Metascore
62

Generally favorable reviews - based on 13 Critics

Critic score distribution:
  1. Positive: 8 out of 13
  2. Negative: 1 out of 13
  1. 88
    Very funny in an insidious way.
  2. 80
    Hysterically funny CGI fight sequences, which pit the chubby superhero against a series of creatures so bizarre they'd keep Hieronymus Bosch awake at night.
  3. The effects are reasonably well-created, though hardly transparent. The last 15 minutes of the film spins out into unimaginable realms. Fans of this kind of stuff will leave smitten; those accompanying them to the theatre will have a pretty good time too.
  4. 40
    Matsumoto isn't the first Japanese director to go all meta on the superhero tradition (consider also Takashi Miike's 2004 "Zebraman"), but this work of improbable lunacy may well max out the genre.
  5. 50
    At nearly two hours, Big Man Japan is clever (in a sick sort of way) but overlong. It needs judicious editing -- more mockumentary, fewer superhero antics.
  6. When a movie is this strange, it's gotta count for something.
  7. 80
    The most impressive special effect here is Mr. Matsumoto's hilariously restrained performance, a tour de force of comedic concision in a movie bloated by increasingly surreal developments.
  8. Reviewed by: G. Allen Johnson
    25
    But the film written, directed and starring stand-up comic Hitoshi Matsumoto has, like most superheroes, a tragic flaw: It isn't funny.
  9. Reviewed by: Scott Mendelson
    70
    Awfully funny, with surprisingly potent social commentary just underneath the quirkiness.
  10. Reviewed by: Aaron Hillis
    90
    I hurt myself laughing at this amazingly inventive mockumentary, and because it's so good, I refuse to give away much more than an insistent recommendation.
  11. Reviewed by: Russell Edwards
    90
    Decidedly odd, even by Japanese standards, this mockumentary about an electrically charged, skyscraper-high superhero saddled with misfortune, bad press and even worse TV ratings is tears-down-the-face funny and a genuine, jaw-dropping oddity.
  12. Reviewed by: Michael Ordona
    70
    The film has slow sections that test the viewer's patience. But it also touches on themes of family, heroism and nationalism, and the finale, which has plenty of surprises and rewarding references for fans of the genre, is worth the wait.
  13. Reviewed by: Nick Pinkerton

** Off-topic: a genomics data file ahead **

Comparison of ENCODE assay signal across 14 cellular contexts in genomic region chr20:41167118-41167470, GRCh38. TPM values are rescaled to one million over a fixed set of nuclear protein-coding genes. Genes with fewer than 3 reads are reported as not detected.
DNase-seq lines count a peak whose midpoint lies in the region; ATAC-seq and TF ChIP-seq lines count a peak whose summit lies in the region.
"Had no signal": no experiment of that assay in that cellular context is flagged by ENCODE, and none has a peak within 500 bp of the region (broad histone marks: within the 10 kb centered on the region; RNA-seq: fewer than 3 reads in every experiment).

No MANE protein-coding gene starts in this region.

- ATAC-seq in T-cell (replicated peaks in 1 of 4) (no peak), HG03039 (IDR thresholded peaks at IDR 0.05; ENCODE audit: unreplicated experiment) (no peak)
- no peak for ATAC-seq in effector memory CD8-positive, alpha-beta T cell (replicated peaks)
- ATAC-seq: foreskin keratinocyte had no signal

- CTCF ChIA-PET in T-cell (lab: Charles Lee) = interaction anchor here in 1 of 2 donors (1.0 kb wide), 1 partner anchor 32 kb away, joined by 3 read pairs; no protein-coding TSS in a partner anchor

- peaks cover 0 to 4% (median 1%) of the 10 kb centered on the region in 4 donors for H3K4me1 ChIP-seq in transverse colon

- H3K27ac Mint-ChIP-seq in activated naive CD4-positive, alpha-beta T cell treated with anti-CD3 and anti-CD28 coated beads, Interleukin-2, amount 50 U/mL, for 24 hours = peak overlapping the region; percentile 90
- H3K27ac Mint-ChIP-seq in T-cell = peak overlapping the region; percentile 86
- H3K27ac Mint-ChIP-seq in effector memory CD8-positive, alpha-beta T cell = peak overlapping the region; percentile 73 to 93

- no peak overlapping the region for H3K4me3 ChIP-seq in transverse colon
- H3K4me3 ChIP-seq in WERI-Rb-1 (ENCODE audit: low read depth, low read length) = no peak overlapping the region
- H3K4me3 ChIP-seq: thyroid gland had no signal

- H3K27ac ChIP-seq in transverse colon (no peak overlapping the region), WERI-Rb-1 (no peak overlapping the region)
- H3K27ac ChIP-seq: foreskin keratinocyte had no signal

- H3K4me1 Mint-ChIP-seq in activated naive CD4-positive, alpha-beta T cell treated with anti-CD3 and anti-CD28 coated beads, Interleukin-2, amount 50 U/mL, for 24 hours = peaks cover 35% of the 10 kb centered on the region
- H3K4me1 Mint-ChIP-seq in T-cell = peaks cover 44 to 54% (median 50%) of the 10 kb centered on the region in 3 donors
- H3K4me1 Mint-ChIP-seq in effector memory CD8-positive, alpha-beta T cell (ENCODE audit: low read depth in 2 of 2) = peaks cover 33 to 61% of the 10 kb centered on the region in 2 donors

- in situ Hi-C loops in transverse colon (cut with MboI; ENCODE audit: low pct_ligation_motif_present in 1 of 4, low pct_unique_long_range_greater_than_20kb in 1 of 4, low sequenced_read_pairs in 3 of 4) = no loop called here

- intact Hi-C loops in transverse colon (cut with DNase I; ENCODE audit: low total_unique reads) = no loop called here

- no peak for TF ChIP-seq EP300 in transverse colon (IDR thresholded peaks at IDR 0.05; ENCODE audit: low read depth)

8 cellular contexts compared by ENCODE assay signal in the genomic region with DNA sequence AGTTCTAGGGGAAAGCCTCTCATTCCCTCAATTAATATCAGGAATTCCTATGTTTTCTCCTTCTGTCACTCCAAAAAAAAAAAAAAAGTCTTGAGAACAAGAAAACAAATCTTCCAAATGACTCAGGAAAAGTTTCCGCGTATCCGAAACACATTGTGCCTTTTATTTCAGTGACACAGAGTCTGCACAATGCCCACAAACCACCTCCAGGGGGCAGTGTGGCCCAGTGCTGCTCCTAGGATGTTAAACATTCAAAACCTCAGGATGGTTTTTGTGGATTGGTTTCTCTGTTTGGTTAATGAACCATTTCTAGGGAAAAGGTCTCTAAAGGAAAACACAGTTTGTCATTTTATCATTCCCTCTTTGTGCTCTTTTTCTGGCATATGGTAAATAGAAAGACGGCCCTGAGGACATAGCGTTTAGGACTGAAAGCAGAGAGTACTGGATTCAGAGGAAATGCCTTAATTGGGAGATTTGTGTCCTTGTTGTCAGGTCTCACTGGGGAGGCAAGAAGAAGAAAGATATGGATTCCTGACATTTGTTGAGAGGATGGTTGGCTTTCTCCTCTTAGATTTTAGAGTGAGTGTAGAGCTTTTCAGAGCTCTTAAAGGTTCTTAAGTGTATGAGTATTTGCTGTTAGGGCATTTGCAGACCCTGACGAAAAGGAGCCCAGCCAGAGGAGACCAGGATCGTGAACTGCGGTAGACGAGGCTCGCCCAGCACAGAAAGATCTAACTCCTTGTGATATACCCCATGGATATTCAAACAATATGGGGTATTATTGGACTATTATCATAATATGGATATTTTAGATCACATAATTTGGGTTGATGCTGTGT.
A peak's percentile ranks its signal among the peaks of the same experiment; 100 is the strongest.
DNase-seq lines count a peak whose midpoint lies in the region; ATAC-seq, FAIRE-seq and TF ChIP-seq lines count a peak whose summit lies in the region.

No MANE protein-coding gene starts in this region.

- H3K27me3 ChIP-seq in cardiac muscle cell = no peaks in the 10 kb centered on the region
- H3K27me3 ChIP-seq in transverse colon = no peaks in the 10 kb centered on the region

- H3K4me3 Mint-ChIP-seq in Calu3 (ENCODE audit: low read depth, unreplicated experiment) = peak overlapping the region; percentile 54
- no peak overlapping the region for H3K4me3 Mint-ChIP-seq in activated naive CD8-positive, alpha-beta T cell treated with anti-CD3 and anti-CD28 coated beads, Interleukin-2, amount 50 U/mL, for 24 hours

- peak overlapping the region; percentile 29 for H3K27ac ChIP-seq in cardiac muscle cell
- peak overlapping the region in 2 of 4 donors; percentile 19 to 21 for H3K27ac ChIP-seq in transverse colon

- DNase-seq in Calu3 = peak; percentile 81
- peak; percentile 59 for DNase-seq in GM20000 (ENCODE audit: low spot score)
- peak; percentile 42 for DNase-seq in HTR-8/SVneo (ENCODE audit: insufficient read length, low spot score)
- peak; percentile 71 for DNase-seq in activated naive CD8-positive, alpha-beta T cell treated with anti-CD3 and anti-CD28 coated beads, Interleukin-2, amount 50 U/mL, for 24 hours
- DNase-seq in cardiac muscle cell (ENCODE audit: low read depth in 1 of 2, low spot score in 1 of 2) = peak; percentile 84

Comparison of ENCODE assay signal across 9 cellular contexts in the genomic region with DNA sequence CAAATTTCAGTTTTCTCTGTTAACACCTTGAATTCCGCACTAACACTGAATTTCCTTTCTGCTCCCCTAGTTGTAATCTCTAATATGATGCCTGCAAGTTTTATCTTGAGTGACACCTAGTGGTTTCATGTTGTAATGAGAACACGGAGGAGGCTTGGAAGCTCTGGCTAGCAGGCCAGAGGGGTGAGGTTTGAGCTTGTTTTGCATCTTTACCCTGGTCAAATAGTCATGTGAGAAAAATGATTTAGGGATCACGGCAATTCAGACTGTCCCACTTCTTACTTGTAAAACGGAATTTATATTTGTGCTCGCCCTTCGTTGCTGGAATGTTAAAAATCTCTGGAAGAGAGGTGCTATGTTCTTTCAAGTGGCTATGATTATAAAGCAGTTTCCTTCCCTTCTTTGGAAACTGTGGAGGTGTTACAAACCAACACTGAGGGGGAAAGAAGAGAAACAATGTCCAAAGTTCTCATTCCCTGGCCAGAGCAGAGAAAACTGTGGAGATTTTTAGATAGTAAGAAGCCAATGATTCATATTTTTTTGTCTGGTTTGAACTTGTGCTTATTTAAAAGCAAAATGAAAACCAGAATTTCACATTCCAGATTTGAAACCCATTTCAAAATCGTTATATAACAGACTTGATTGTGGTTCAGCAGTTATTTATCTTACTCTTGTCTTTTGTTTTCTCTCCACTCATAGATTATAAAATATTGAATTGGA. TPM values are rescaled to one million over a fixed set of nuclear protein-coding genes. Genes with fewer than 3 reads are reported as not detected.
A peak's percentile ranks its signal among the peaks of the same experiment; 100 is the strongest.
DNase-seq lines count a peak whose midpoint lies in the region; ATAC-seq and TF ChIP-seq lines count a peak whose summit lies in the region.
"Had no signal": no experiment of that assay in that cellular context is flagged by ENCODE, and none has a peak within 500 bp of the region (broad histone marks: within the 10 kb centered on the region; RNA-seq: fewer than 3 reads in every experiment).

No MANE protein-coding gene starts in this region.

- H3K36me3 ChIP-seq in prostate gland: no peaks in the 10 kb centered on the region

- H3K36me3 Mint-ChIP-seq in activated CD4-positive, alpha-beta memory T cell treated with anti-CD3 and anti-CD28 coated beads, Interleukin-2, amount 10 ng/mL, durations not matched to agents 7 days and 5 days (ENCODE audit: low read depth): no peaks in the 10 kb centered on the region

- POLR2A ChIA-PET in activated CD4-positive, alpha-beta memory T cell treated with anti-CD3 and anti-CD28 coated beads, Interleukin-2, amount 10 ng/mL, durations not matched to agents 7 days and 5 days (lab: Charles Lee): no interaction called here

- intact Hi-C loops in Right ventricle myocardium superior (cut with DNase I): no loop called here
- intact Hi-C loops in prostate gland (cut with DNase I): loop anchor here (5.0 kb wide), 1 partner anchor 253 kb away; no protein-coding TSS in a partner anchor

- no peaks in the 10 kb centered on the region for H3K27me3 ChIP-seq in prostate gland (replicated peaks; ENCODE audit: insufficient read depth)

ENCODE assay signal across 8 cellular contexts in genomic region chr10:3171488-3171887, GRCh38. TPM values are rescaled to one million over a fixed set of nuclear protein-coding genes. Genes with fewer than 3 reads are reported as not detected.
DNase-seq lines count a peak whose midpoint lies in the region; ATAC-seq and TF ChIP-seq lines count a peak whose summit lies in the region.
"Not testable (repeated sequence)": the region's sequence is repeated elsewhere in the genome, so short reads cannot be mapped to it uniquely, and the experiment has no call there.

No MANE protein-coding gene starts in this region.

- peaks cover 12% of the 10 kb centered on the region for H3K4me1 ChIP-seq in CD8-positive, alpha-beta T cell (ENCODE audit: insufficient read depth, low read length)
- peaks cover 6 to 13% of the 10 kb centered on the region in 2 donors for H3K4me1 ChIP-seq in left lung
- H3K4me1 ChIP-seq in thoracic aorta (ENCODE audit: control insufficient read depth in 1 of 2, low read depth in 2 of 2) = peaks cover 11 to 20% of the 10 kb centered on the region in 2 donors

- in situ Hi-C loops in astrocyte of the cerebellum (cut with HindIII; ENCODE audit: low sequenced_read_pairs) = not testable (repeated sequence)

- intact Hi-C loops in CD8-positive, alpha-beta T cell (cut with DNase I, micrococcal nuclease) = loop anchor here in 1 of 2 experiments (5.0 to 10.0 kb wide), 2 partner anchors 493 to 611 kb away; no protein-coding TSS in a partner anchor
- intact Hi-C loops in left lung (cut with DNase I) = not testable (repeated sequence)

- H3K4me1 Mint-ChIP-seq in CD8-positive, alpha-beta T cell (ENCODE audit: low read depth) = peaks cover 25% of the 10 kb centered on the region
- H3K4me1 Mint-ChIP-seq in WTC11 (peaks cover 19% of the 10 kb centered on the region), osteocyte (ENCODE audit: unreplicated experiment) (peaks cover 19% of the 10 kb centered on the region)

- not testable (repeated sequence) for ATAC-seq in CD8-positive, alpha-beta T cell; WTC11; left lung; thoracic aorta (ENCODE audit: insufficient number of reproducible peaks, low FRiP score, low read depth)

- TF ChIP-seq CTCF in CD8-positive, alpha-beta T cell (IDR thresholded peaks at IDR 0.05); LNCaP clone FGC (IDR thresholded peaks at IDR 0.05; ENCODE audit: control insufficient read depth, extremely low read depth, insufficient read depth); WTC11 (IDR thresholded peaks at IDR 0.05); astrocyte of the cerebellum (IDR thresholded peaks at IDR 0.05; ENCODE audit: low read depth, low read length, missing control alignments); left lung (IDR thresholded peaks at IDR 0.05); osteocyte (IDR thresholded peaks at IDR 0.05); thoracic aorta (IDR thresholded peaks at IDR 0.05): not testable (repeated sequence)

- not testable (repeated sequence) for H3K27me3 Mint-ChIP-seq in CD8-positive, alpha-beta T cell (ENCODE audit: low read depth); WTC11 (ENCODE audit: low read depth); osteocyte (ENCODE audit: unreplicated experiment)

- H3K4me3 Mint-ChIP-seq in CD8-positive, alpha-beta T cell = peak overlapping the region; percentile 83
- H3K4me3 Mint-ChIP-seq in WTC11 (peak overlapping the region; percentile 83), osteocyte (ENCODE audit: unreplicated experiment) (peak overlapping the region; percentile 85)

40
    Between such shots of inspiration, Matsumoto’s mock-doc framework seems a lazy stock device, interviews playing more dead than deadpan and failing to exceed an over-familiar comic-pathetic attitude toward the lives of functionaries.
User Score
5.5

Mixed or average reviews- based on 11 Ratings

User score distribution:
  1. Positive: 5 out of 8
  2. Negative: 2 out of 8
  1. Jul 17, 2014
    4
    This review contains spoilers, click full review link to view. Big Man Japan (Dai-Nipponjin): 4 out of 10: I had such high hopes for this one; really high hopes. I love monster movies and while the idea that a man turns into a giant to protect Tokyo from the various monsters that attack. This idea, which is kind of Jet Jaguar (Godzilla vs. Megalon) crossed with Apache Chief (Super Friends), seems like perfect Anime material.

    Big Man Japan is a live action mockumentary however. Yes feel free to groan now. Look I loved this is Spinal Tap as much as the next bloke, but the reason Spinal Tap worked was not because it was a fake documentary but because Stonehenge statue was 6 inches tall and in danger of being crushed by dancing dwarfs.

    If you fake a documentary and don't write jokes and funny bits it simply is a boring documentary that isn't true. This whole 'the character and situations provide an inside laugh' does not work. You got to write some bloody jokes.

    Eighty percent of Big Man Japan consists of our hero,who is a dead wringer for Neil (the hippie) from The Young Ones, sitting. Sometimes he sits and rambles on about how bad his life is and sometimes, as God as my witness, he just sits. In what possible universe is this entertainment? The monster stuff tries too hard as well. Okay that is not completely accurate, since the city design is so lacking in detail and believability one must assume it looks that fake on purpose. It is the monsters themselves however that seem to strain to get a laugh. (Ooh a giant hairy scrotum with an extended eyeball.) But at least the monster bits were trying to be funny and in their own way were well done, which is more than can be said for the rest of the film.
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